Crime and Science with Award Winning Authors: D.P. Lyle & Jan Burke
Marcia Clark: Judging Evidence
Interview by D.P. Lyle, MD and Jan Burke
Former Prosecutor Marcia Clark is a person most people know. Whether you are an avid reader of thrillers and have been enjoying Marcia’s fantastic character, Rachel Knight; or you are one who is interested in the world of crime and punishment; or even if you are one who loves sitting in front of TruTV to watch high-profile cases play out in the courtroom, Marcia Clark has become a household name in one way or another.
Recently, Marcia sat down with Jan Burke, host of Crime & Science Radio, to have an in-depth discussion regarding all areas of law and order. From the rules of evidence to some of the ways forensic science is used in the plots of her riveting legal thrillers, everything is covered.
Jan Burke (J.B.): Thank you for joining us, Marcia. Today we’re going to talk about some of your experiences as an attorney, your books, and the perceptions and misperceptions people have about the law, evidence, and science in the courtroom. To begin, how old were you when you decided to become an attorney?
Marcia Clark (M.C.): I did not start out to be one, actually. I took Poli Sci as an undergrad and soon found out the degree was basically worthless…
J.B.: I majored in the lucrative field of history, so I completely understand.
M.C.: I thought I was going to work in the State Department in the foreign office, which is what I wanted to do. And because I spoke various languages, I thought they would find that useful. Instead, they asked me if I could type. They really don’t like girls. I know a woman who works in the State Department now who says they still don’t like girls, so that’s interesting…
I floated around for a year or two and wound up saying: “Lawyer. I think that works.” And I applied at the last minute to law school and took the LSAT, hung over. I wasn’t exactly your most devoted fan of the law, but I became one.
J.B.: So you weren’t one of those people who in second grade stood up and said, “Objection!” to their teachers?
M.C.: I said all kinds of things to my teachers, actually, but not that one. That would have been a nicer one. But that’s a story for another day, Jan. When I was a kid I wanted to write. I liked writing, I liked acting, but I didn’t have faith in my ability to earn money doing either one of those, so…
J.B.: Which law school did you attend?
M.C.: Southwestern, here in Los Angeles.
J.B.: And ended up working in defense?
M.C.: Yes, I started out as a criminal defense attorney. No way was I going to work for “THE MAN.” The thought of being a prosecutor never even entered my head. I clerked for a defense firm for about two years and then I worked as an associate for about a year and a half. When it came to the point where it seemed I was always defending violent criminals, I realized that I’d rather prosecute. In fact, I felt like I did not want to practice law anymore at all unless I was a prosecutor. So when I went in for my interview, the D.A. at the time was John Van de Kamp, I told him that I thought I was done with law if I couldn’t be a prosecutor.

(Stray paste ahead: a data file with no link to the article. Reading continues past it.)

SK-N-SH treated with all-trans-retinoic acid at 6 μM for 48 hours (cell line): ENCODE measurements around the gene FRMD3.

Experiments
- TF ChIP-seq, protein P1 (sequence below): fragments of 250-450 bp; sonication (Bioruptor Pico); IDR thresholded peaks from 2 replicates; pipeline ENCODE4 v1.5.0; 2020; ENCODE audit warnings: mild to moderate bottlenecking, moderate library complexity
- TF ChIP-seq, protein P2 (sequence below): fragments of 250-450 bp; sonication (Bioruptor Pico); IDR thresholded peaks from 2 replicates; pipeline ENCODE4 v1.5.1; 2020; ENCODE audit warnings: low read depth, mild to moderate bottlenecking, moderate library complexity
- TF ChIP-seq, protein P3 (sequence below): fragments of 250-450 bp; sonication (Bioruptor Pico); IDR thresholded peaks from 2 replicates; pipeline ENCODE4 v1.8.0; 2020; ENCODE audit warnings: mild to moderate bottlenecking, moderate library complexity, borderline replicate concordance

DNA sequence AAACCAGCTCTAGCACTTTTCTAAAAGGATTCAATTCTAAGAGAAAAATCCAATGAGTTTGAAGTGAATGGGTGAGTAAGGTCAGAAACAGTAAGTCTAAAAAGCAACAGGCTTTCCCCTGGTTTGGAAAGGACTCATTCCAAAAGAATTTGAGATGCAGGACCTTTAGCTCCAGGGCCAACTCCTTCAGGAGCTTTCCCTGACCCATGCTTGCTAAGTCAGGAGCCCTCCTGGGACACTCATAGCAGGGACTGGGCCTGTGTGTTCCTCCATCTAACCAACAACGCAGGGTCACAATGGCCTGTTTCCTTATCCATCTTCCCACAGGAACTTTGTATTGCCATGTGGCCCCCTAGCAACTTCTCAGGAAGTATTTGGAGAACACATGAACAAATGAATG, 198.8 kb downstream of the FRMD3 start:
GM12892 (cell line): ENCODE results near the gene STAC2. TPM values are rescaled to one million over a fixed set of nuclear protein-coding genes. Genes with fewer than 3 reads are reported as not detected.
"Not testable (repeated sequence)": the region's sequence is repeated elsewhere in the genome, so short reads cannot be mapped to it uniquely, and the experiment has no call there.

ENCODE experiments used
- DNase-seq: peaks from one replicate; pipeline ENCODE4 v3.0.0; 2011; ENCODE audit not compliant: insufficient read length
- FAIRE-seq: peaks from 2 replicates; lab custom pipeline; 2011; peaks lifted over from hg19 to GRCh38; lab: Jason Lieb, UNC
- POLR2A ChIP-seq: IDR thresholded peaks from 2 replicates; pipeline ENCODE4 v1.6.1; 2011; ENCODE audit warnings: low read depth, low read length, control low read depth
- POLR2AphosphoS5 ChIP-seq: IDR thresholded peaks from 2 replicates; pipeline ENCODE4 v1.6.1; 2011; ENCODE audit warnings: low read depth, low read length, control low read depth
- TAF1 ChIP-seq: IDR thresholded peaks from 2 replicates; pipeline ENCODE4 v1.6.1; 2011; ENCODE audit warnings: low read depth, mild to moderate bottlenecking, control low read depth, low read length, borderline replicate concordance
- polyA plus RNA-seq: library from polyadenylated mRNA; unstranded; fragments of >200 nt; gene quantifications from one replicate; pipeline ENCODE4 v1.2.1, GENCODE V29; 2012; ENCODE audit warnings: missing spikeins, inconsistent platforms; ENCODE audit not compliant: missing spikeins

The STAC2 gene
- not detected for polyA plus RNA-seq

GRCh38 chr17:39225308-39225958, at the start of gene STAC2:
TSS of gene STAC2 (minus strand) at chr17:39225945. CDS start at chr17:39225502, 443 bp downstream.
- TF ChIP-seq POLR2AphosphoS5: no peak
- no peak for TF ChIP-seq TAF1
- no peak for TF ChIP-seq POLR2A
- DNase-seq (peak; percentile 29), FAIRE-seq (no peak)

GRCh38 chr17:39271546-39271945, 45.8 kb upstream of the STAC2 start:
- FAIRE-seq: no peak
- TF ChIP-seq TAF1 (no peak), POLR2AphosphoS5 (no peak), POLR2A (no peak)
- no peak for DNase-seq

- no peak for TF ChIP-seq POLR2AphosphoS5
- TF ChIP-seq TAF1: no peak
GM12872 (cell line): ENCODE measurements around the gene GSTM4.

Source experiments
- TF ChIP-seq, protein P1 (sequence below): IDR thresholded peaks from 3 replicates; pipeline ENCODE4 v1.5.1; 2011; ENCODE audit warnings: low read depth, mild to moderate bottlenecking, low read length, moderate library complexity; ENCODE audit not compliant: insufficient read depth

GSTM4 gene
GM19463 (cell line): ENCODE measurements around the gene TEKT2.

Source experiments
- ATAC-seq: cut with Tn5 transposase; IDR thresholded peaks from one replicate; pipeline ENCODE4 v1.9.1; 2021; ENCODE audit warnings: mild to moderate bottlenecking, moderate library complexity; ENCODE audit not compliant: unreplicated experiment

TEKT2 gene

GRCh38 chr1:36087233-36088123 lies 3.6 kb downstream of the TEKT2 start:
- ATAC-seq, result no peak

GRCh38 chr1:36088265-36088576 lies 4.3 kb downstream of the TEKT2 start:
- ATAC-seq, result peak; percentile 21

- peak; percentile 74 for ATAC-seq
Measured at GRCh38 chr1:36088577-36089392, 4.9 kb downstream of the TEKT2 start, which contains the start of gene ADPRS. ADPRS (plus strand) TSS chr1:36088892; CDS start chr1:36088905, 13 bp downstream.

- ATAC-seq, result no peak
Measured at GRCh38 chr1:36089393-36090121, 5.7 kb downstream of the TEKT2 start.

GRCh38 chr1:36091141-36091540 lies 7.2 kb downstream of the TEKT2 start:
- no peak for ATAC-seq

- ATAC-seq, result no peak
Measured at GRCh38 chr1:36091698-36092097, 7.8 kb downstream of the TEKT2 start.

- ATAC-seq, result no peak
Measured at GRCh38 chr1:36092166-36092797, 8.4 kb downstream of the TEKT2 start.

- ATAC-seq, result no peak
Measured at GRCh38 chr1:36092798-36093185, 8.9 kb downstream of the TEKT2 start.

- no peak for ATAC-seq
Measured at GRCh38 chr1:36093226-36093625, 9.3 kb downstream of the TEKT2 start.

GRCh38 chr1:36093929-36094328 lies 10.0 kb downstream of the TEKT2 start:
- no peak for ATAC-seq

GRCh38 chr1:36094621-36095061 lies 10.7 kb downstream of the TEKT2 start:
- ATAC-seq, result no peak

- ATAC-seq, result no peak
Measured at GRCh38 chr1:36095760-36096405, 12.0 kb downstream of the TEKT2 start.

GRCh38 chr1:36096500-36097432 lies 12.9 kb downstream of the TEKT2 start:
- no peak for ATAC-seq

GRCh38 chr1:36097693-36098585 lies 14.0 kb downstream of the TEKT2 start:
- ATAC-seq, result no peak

J.B.: So, you’ve worked in this field for quite a while and created Rachel Knight in your books. In what ways does the real life of a D.A. differ from what you see in books and on the screen?
M.C.: One thing for sure, is when it comes to books or TV, we all cut out the boring parts. Writing motions, doing research…not really sure how you could take that and make it exciting. Reading. Yeah, she’s still reading…. Typing. Yeah, she’s still typing…. We cut out all of the necessary but boring routine stuff.
A D.A. is out in the field more, especially when speaking of the special trials unit. The thing with special trials is that we pick up the case the day the body is found, which means we’re out on the streets with the cops and detectives a lot. We interview all witnesses on every case. I never took a case to trial without talking to all witnesses first—outside; where they were—especially at crime scenes if I could, so they could walk me through, show me what they saw, where they saw it from, etc. That usually put me in a better position in court.
J.B.: That is a whole different level, the special trials unit for the L.A. County D.A.’s Office. I’m assuming this is a division that not every jurisdiction has?
M.C.: Or even every prosecutor. In L.A., the thing unique about special trials is we do that kind of vertical prosecution from the bottom up. Because they handle all the high-profile, complex cases, they need that time to go out in the field and get that information. Most prosecutors get the ordinary cases very shortly before the jury trial commences, which counts for the pressures that are most common. Other jurisdictions do it differently. I’ve heard New York actually does have, as a matter of routine, the prosecutors going out in the field with the detectives. I don’t know that’s true, but since everyone does things differently I would imagine the bigger offices where there is more crime would have less opportunity to do that. Because it would require an office with a lot of prosecutors to be able to do this kind of prosecution. The D.A.’s office in L.A. is the biggest in the world. Makes sense, the county is huge. If it were a state it would be the 7th largest in the U.S.